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Tamil Nadu Student Develops Non-Invasive Technique To Self-Detect Risk Of Silent Heart Attack

"My grandfather also looked healthy but one day he collapsed following a sudden heart attack."

06/03/2017 10:12 AM IST | Updated 06/03/2017 10:42 AM IST
LuisPortugal via Getty Images
A Men with a Stethoscope analyse a Broken Heart

NEW DELHI -- A Class 10 student from Tamil Nadu has developed a new technique that can non-invasively detect the risk of a 'silent heart attack', an advance that may save many lives in rural areas.

Akash Manoj is staying in Rashtrapati Bhavan as a guest of President Pranab Mukherjee under the Innovation Scholars In-Residence Programme. He is being honoured with this opportunity for his innovation called "Non-invasive self diagnosis of silent heart attack".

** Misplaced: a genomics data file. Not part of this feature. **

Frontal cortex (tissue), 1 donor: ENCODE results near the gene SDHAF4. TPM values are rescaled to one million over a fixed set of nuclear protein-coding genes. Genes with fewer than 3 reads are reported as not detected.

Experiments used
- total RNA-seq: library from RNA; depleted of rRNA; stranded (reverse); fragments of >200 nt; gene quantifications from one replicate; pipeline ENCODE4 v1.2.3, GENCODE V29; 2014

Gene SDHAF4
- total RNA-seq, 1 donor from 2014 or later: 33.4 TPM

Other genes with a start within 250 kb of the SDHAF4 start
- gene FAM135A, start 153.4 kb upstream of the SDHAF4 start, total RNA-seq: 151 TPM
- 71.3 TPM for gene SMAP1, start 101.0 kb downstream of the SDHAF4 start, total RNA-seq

"Silent heart attacks are extremely deadly and alarmingly common these days. In these cases, almost no symptoms are evident and thus people look so healthy to us," Manoj said during the Festival of Innovation organised in Rashtrapati Bhavan.

"My grandfather also looked healthy but one day he collapsed following a sudden heart attack," he said.

The incident served as an impetus for Manoj to develop his prototype that was exhibited at Rashtrapati Bhavan.

The technique involves frequently analysing the presence of FABP3 -- a blood biomarker of heart attack -- without puncturing the skin.

"FABP3 is one of the smallest proteins that can be present in blood, and is charged negatively (so it attracts to positive charges). I used these properties in this technique," Manoj said.

Manoj's model consists of a silicone membrane that represents the skin capillaries, and a drop of a solution of proteins albumin and FABP3 to simulate blood.

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